Josephine Baker was born on June 3, 1906 bearing the name Freda Josephine McDonald. Baker grew up in poverty, but went on to become one of the most popular dancers and performers in Europe and an avid civil rights activist in the United States. Baker is the first American woman buried in France with military honors.
From Humble Beginnings to Making a Statement on the Stage
Baker learned early-on how to work hard for her dreams. Baker’s parents were Carrie McDonald, a washwoman, who abandoned her aspirations of becoming a music-hall dancer, and Eddie Carson, a vaudeville drummer; however, Carson abandoned Baker and her mother shortly after Baker was born. Her mother remarried and had three more children.
Baker started babysitting and cleaning houses at the early age of 8 years old to help bring in wages for her family. At the age of 13, Baker ran away from home to work as a waitress at The Old Chauffeur's Club. Here, she met and married the first of four husbands, Willie Wells; however, the marriage lasted only a few weeks. Later she married and divorced American Willie Baker in 1921 (choosing to keep his namesake); Frenchman Jean Lion in 1937; and Frenchman Jo Bouillon in 1947.
Creating a Career Path
In 1919, Baker performed comedy sketches while touring across the U.S. with The Jones Family Band and The Dixie Steppers. Baker, was met with racism when she attempted to advance as a chorus girl. According to her estate’s homepage, Baker was told she was “too skinny and too dark.” Baker was not defeated.
Despite rejection, Baker learned all the chorus routines while working as a dresser for the The Dixie Steppers’ Shuffle Along production. When a dancer decided to suddenly leave the production, Baker’s steadfastness paid off because she was up to speed and ready to immediately take over the dancer’s role. Audiences loved the comedic elements she added to the routine. From there, Baker moved to New York City where she experienced reasonable success performing on the floor show of the Plantation Club.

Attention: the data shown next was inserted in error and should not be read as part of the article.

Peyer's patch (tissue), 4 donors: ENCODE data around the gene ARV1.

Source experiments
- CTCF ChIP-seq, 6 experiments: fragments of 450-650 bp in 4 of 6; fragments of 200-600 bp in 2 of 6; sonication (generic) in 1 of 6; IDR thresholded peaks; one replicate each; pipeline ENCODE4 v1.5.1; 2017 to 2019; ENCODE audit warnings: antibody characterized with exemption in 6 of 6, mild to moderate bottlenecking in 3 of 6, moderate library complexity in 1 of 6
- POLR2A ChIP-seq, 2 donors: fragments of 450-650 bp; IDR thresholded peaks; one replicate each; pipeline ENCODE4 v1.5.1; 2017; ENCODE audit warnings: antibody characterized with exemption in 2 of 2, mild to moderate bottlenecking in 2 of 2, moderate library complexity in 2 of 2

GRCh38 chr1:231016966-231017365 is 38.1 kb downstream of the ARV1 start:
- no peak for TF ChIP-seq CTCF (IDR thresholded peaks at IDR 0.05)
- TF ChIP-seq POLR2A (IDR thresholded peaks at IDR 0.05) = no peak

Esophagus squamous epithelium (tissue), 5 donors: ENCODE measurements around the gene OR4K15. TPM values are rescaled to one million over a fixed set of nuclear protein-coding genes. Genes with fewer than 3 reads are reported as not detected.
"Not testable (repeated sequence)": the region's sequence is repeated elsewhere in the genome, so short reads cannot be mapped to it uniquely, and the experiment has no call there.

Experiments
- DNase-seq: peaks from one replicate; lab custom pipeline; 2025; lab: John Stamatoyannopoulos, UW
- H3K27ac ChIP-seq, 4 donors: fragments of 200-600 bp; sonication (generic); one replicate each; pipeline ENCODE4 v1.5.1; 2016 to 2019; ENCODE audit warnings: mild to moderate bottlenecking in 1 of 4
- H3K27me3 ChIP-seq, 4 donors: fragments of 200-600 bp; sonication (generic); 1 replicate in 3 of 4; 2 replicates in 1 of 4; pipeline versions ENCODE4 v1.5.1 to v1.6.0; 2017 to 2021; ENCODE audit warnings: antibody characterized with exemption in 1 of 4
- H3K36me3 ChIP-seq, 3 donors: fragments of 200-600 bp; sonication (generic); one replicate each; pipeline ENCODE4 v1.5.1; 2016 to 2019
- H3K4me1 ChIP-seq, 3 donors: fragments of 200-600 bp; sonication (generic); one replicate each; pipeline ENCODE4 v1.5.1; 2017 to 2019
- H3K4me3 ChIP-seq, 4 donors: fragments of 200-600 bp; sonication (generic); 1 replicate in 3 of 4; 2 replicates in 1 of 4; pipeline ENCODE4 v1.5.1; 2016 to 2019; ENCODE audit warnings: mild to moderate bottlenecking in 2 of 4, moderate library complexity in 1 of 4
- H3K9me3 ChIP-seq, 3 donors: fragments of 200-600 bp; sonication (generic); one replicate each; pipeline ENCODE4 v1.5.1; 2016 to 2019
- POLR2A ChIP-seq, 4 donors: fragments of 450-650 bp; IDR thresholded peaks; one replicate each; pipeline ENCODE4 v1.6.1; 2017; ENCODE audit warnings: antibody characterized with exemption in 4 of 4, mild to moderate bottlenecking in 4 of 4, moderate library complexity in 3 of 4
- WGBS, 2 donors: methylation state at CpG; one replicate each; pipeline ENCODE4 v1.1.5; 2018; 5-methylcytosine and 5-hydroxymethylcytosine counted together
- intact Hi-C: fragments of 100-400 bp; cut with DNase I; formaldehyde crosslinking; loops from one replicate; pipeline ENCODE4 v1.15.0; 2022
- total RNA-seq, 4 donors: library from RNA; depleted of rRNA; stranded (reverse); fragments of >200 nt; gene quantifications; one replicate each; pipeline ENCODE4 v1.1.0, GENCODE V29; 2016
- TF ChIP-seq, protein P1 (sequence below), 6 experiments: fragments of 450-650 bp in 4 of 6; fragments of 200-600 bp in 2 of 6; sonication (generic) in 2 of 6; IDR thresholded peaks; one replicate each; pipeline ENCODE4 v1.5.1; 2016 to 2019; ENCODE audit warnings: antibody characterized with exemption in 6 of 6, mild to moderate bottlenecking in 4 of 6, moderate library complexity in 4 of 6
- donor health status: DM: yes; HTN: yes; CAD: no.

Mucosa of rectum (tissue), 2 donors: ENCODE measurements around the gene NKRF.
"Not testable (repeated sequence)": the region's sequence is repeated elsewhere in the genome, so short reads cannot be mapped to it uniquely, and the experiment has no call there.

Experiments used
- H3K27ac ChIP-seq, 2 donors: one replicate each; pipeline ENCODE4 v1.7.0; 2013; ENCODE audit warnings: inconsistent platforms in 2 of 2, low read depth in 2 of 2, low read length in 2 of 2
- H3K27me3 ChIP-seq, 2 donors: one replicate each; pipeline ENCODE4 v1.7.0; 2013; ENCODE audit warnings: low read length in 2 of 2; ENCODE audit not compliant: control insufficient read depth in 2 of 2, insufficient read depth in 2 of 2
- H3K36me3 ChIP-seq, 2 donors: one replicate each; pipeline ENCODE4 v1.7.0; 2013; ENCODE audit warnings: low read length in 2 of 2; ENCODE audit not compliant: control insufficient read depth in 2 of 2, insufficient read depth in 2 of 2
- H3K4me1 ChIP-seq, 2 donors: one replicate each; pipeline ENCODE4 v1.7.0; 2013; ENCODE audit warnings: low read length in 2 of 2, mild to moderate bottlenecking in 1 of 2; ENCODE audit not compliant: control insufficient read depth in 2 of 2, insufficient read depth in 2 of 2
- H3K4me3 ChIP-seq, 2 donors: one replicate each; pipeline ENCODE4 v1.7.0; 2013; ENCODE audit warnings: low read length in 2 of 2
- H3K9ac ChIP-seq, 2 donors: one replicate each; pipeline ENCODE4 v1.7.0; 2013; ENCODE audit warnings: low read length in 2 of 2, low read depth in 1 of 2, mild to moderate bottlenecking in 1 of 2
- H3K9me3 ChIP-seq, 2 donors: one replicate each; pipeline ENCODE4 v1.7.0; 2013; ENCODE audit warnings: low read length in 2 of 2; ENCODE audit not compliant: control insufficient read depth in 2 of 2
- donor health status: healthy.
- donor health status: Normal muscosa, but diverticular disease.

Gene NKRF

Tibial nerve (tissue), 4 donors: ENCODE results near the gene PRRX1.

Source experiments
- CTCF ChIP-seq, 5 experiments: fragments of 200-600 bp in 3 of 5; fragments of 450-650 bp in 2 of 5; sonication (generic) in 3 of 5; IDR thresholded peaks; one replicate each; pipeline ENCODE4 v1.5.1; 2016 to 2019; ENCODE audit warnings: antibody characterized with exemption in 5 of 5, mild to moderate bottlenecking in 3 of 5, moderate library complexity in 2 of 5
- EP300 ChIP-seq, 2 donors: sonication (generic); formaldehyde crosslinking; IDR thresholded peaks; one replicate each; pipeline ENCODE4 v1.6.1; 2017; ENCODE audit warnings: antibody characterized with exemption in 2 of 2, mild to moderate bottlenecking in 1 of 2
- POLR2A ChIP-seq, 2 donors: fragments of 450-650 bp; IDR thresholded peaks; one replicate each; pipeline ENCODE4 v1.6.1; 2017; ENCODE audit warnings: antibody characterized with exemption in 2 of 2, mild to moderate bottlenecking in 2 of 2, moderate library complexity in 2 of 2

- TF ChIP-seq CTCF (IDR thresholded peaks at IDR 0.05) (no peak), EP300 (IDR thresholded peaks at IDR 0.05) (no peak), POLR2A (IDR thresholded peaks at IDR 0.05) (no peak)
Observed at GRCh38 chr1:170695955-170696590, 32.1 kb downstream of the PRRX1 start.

Gaining Fame and Making a Name
However, it wasn’t until Baker moved to Paris in 1925 and performed in La Revue Nègre at the Théâtre des Champs-Elysées, that she experienced massive fame. Baker captivated audiences wearing only a feather skirt when performing with her dance partner, Joe Alex, in Danse Sauvage. The following year, Baker shocked audiences with her incredible performance and risqué costumes, such as wearing little more than 16 bananas strung to a skirt, in La Folie du Jour at the Follies-Bergère Theater.
Baker’s celebrity appeal and popularity grew. She soon became one of the most well paid performers in Europe and was awarded European Performer of the Year in 1927. Her admirers included known artists and writers such as Ernest Hemingway, Pablo Picasso and E.E. Cummings. Furthermore, it’s reported that Baker received more than 1,000 marriage proposals in her lifetime.
Hoping she’d receive a similar welcome in her home country, Baker returned to the United States and was disappointed. She was rejected by audiences and media who could not accept the idea of a successful, powerful, African American female performer. Soon-after, she traveled back to France.
War and Civil Rights Movement
Shortly after Baker’s return, World War II broke out. Baker supported war efforts in several ways, from volunteering for the Red Cross and performing for troops, to serving as a sub-lieutenant in the Women’s Auxiliary Air Force and as a correspondent for the French Resistance, where she smuggled messages in her music sheets. For her efforts, Baker was awarded two of France’s top military honors: the Croix de Guerre and the Legion of Honour with the rosette of the Resistance.